Trev Alberts wasn’t ready to make any big coaching announcements Wednesday night. But the Nebraska athletic director said the process of identifying and securing the next leader of the football program continues to go well.
Making his monthly appearance on the Huskers Radio Network, Alberts said the search — now passing 66 days and counting — has made “very good progress.” NU does not have a specific date in mind to introduce a new head football coach, he said, though he’s well aware of key looming dates like the opening of the transfer portal (Dec. 5) and the early signing period (Dec. 21) beyond that.
“We’re where we’d hoped to be and confident as we move forward,” Alberts said. “…Really pleased with the process, really pleased with the amount of data and the amount of work we’ve been able to do. Looking forward to the day when we can (announce a coach). I understand it’s hard sometimes to say just be a little bit patient. But we’ll have to be as a fan base. I do appreciate our fans giving us the space to do what we said we would do.”
People are also reading…
Alberts said he’s gotten lots of suggestions from fans in the last two months — and many have been good ones. What he’s been most surprised about as he speaks to coaches and football people around the country is the deep respect others have for Nebraska’s historic past and its potential to regain national influence in the future.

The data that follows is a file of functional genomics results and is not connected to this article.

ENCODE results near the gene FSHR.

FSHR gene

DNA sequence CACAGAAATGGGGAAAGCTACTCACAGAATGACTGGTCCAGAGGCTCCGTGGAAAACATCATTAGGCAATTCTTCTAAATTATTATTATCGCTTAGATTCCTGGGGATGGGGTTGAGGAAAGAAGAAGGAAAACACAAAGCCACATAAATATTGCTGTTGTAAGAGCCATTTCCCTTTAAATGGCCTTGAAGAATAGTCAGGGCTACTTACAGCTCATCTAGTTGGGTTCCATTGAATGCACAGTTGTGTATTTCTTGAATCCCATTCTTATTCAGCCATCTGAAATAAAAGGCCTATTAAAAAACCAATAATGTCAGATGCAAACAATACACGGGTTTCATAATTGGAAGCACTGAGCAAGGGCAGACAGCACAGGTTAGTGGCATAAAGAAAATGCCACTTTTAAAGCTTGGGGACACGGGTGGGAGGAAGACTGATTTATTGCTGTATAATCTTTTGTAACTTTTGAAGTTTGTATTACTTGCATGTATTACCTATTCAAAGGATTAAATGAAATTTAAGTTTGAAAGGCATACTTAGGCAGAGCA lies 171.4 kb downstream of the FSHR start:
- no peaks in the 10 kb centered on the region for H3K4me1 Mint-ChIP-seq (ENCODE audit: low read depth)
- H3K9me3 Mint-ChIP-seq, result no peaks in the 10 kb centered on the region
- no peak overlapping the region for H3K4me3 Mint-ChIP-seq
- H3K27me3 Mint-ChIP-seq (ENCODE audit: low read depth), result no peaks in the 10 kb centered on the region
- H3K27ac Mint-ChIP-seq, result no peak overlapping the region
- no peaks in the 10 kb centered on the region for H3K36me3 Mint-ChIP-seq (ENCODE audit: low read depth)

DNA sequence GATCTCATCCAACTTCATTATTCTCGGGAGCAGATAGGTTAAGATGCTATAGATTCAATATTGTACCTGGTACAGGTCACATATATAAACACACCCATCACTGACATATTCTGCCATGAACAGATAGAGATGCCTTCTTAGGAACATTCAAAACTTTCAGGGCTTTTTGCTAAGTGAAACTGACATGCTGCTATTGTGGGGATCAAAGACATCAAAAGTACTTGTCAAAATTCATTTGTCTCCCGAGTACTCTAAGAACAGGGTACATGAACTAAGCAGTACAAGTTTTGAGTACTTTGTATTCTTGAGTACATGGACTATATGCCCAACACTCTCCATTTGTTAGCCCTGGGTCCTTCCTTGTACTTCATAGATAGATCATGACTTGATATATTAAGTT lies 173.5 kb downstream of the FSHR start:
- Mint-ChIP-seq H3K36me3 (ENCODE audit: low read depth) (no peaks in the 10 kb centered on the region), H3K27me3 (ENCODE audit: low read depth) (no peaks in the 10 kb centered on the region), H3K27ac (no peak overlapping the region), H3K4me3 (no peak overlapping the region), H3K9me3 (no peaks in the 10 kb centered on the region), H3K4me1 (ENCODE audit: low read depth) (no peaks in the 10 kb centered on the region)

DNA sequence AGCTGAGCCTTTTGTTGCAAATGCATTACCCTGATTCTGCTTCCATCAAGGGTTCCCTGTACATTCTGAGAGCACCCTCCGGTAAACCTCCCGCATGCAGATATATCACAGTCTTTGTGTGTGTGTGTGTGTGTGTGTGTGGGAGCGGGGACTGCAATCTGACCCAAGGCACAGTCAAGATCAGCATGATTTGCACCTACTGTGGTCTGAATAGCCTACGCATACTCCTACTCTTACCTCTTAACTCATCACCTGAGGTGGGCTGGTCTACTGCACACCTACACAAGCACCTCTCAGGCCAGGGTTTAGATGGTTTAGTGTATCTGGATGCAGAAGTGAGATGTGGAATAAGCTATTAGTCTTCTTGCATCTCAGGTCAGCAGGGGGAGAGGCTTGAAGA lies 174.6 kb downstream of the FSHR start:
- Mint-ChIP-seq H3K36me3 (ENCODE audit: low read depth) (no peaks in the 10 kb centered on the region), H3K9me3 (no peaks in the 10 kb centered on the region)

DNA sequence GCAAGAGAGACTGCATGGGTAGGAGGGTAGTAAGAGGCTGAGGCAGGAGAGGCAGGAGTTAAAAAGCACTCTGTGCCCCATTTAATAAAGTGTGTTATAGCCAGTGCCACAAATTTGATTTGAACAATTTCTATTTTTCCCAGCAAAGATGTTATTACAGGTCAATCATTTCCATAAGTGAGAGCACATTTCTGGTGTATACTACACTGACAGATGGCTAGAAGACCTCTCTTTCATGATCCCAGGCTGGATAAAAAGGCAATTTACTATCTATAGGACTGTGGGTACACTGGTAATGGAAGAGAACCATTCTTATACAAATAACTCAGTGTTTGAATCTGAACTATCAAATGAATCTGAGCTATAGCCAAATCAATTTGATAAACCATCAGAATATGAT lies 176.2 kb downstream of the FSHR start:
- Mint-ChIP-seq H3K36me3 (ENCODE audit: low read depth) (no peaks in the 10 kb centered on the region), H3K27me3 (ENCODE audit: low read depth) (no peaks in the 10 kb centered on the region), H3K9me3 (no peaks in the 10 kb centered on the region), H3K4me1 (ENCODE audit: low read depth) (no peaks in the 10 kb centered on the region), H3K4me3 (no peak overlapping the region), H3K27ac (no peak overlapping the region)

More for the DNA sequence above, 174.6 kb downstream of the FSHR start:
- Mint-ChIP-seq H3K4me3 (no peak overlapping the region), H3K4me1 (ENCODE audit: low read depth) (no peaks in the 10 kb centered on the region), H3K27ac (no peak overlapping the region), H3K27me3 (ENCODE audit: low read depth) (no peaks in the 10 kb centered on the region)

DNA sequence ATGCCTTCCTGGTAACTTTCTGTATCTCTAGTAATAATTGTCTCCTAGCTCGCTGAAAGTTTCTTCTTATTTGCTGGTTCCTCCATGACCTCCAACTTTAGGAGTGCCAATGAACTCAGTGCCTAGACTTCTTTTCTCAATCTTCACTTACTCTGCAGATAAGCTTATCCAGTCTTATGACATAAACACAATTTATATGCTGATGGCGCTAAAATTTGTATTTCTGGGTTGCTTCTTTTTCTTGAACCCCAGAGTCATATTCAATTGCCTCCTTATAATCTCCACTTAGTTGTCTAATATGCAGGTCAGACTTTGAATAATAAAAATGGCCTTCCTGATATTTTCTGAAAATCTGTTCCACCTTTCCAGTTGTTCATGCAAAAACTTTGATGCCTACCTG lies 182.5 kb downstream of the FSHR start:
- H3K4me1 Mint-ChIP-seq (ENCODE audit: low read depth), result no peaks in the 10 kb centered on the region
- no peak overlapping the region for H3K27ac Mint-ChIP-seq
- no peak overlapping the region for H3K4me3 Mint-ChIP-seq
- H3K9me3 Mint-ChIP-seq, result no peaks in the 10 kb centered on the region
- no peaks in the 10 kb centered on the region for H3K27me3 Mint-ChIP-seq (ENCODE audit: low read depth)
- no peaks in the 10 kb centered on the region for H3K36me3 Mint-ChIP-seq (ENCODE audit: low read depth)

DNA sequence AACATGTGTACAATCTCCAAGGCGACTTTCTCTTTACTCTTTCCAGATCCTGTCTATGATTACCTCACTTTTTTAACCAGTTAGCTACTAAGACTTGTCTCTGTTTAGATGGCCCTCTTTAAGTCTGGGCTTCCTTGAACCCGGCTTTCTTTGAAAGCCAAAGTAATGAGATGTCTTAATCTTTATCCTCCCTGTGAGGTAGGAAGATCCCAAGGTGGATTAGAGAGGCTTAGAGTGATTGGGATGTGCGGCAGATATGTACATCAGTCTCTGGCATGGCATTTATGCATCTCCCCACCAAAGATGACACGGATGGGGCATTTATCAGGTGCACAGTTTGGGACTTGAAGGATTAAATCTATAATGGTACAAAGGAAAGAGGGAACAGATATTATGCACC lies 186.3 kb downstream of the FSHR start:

What continues to come up in every conversation, Alberts said, is the fan support. Any candidate can see the program’s poor record in the last few years. But they also see the NCAA-record sellout streak endure with packed stands for a squad that is 3-7.
“I know we say this a lot but I really believe whoever becomes the next head coach at Nebraska, one of the driving components to it and primary reasons is because of our fan base,” Alberts said. “It’s the greatest thing we have to sell.”
Asked whether NU has any financial constraints in hiring a new coach, Alberts said he’s not bargain hunting but also sensitive to being a good steward of athletic department resources. Fit between coach and university remains the top priority.
Alberts also continued to praise the efforts of interim coach Mickey Joseph and other staffers for working through what can be “awkward moments” when a school fires a head coach three games into a season. Staffers have stayed engaged. Chaos and drama could have broken out but haven’t.
“It’s very, very meaningful to me and I’ve very, very appreciative of our coaching staff, our recruiting staff,” Alberts said. “Nothing has stopped. They’ve continued working very hard. They’re trying to do the right things for Nebraska and I think that really speaks to the character of all the people involved.”
Joseph himself spoke for an hour following Alberts — his usual Thursday show moved up a day because of the men’s basketball team playing that night at St. John’s — and revealed positive news of his own as NU turns its attention to Wisconsin on Saturday morning.